Archive for June, 2010


Although babies born with defective immune systems are rare, the world is experiencing the horror of defective immunity in thousands of people who have AIDS (acquired immune deficiency syndrome). They acquired this condition from infection with a virus that knocks out a key white blood cell in the body’s delicate immune system. Without effective immunity, AIDS patients fall prey to bacteria and fungi that live harmlessly on the skin or inside healthy persons. Resultant infections ravage the body. AIDS can kill almost all who contract it, making it the most deadly illness of modern times. In 1996, scientists discovered medicines that slow down the growth of the AIDS virus in an infected person. At the same time, other drugs plus antibiotics control the lethal infections that commonly afflict people with AIDS. This new era in AIDS control has reduced the growth of the AIDS virus to extremely low levels so as to be immeasurable. People with AIDS, who at first expected to live 2 or 3 years, can now look forward to staying alive for at least 10 years.
The new knowledge about immunity has allowed scientists to move fast against AIDS. The first cases in the United States were reported in 1981 as a strange pneumonia. But, in a year or two, scientists had pinpointed the defect in immunity. In 1984, they isolated the killer virus. Although researchers hailed the identification of HIV as signaling the development of a vaccine, over 10 years have elapsed without a usable one. That’s because the AIDS virus is constantly changing (somewhat like the influenza virus, but much more rapidly).
Herpes viruses live forever in nerve cells. Some scientists believe they are triggered by cold, heat, fever, chemicals, or menstruation. The virus grows out of the affected nerve cells and attacks other tissues. Shingles is really the reactivation of an old chicken pox virus, responding, some theorize, to the same triggers.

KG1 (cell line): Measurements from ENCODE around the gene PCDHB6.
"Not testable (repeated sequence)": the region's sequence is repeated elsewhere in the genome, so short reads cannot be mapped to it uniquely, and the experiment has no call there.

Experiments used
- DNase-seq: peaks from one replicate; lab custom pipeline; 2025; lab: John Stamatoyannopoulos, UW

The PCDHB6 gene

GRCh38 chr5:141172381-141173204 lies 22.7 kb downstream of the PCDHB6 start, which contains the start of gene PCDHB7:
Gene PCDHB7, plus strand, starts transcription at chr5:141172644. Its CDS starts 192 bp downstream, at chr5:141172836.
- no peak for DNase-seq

Four major discoveries have brightened the promise of immunology:
•   The unraveling of the complex way in which the different types of white blood cells cooperate to attack foreign substances that get into the body
•   The discovery of chemicals released by the cells that give signals for white cell action. Interferon and interleukin, for instance, are both promising cancer treatments.
•   The development of genetic engineering. Scientists now know how to alter the biology of common sewage bacteria so that the germs can create unlimited amounts of human chemicals like insulin, interferon, and interleukin.
•   The creation of a strange and wonderful cell called a hybridoma. These hybrid cells can produce boundless amounts of antibodies – chemicals that attack invading viruses, bacteria, or fungi. Hybridoma antibodies also hold promise against cancer.


Counseling may take place at the bedside of a patient, in a clinic, or in the home. Regardless of the setting it is essential that privacy be maintained, that interruptions be avoided, and that there be no distracting noise. A patient is more likely to be attentive some time following a meal than he would be when he is hungry or when he has just finished his meal.
Effective counseling takes time. An initial session during which the diet history is obtained requires one-half to one hour. Later sessions might require as little as 15 minutes. For patients in the hospital it is often advantageous to break up the initial counseling into several shorter sessions. In this way the patient is more alert, and also has opportunity to think about the content between sessions and to raise questions.
Dietary counseling requires constant interaction between patient and counselor. It is not a one-sided lecture by the counselor telling the patient what to do.
The dietary counselor must be able to interpret the principles of dietary change into practical terms that the patient can understand. She believes that the individual can change his dietary habits, but also realizes that change is likely to occur gradually. She understands the patient’s needs and values. She is able to communicate at the level of the person being counseled. She respects the individual’s dignity and maintains confidentiality.
The patient is an active participant in the counseling process. He provides the information pertaining to his diet history and food intake; listens to the counselor’s evaluation of his food patterns and the reasons why changes are recommended; sets his own goals for what he can realistically accomplish; studies the materials that he is given; and makes notations of questions he needs to ask.